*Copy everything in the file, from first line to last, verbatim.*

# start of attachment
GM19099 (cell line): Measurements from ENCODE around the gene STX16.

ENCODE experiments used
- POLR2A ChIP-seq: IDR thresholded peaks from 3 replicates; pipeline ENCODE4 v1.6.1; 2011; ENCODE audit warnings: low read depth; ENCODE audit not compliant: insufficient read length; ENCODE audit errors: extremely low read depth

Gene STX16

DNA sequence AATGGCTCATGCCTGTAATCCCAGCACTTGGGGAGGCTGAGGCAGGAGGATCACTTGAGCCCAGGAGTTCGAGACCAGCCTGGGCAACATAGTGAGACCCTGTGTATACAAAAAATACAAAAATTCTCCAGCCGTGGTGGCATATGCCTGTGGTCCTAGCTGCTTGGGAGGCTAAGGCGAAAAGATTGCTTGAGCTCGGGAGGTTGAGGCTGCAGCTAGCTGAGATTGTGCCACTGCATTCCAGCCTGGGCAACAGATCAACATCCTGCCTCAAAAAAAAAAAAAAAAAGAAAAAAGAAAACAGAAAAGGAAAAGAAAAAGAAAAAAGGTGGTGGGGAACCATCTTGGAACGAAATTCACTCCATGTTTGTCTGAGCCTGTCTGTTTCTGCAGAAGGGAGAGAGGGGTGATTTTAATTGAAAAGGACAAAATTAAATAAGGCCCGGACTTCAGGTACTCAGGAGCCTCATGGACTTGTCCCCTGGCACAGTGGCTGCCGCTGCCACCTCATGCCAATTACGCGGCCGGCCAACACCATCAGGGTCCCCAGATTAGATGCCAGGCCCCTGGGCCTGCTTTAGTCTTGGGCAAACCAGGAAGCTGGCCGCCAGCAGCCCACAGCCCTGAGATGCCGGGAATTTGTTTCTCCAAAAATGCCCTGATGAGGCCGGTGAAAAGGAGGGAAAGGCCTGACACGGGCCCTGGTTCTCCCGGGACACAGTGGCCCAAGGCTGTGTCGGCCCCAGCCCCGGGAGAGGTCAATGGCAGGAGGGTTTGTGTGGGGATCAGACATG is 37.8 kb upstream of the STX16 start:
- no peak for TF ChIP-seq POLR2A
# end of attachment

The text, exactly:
GM19099 (cell line): Measurements from ENCODE around the gene STX16.

ENCODE experiments used
- POLR2A ChIP-seq: IDR thresholded peaks from 3 replicates; pipeline ENCODE4 v1.6.1; 2011; ENCODE audit warnings: low read depth; ENCODE audit not compliant: insufficient read length; ENCODE audit errors: extremely low read depth

Gene STX16

DNA sequence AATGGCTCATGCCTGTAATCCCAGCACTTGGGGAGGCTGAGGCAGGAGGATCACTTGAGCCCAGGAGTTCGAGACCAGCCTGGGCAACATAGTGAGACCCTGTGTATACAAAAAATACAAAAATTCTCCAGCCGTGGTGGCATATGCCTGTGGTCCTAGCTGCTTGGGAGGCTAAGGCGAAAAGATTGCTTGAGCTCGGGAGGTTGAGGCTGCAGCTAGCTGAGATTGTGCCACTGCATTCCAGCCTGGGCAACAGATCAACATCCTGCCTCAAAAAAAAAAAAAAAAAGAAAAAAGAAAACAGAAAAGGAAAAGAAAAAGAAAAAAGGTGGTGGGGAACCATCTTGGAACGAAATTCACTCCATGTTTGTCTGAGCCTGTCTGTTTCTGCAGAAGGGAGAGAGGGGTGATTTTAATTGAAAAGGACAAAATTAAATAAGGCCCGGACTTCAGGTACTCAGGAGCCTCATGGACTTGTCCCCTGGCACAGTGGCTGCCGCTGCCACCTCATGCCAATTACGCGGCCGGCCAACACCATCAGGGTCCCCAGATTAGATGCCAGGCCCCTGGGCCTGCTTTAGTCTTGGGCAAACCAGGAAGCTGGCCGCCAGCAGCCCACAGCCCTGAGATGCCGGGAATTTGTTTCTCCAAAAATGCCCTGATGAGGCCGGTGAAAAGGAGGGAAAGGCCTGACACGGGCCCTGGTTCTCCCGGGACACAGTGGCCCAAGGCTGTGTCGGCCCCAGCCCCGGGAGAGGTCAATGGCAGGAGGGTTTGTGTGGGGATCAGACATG is 37.8 kb upstream of the STX16 start:
- no peak for TF ChIP-seq POLR2A